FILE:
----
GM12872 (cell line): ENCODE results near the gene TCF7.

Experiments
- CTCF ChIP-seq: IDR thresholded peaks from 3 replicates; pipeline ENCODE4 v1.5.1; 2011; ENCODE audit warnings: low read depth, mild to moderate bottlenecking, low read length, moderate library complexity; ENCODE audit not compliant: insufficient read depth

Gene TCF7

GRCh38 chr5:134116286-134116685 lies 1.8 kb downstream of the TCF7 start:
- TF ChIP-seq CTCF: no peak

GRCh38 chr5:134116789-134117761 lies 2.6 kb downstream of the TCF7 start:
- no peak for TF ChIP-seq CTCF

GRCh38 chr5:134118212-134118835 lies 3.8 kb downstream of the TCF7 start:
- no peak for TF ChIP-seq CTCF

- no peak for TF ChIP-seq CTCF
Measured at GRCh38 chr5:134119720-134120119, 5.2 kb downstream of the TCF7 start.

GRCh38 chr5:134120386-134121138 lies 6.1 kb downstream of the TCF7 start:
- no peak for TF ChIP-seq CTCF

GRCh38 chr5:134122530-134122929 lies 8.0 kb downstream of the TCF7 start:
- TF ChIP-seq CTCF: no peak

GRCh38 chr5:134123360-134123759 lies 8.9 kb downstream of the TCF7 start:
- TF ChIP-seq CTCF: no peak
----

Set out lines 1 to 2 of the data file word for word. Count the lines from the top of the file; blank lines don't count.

GM12872 (cell line): ENCODE results near the gene TCF7.

Experiments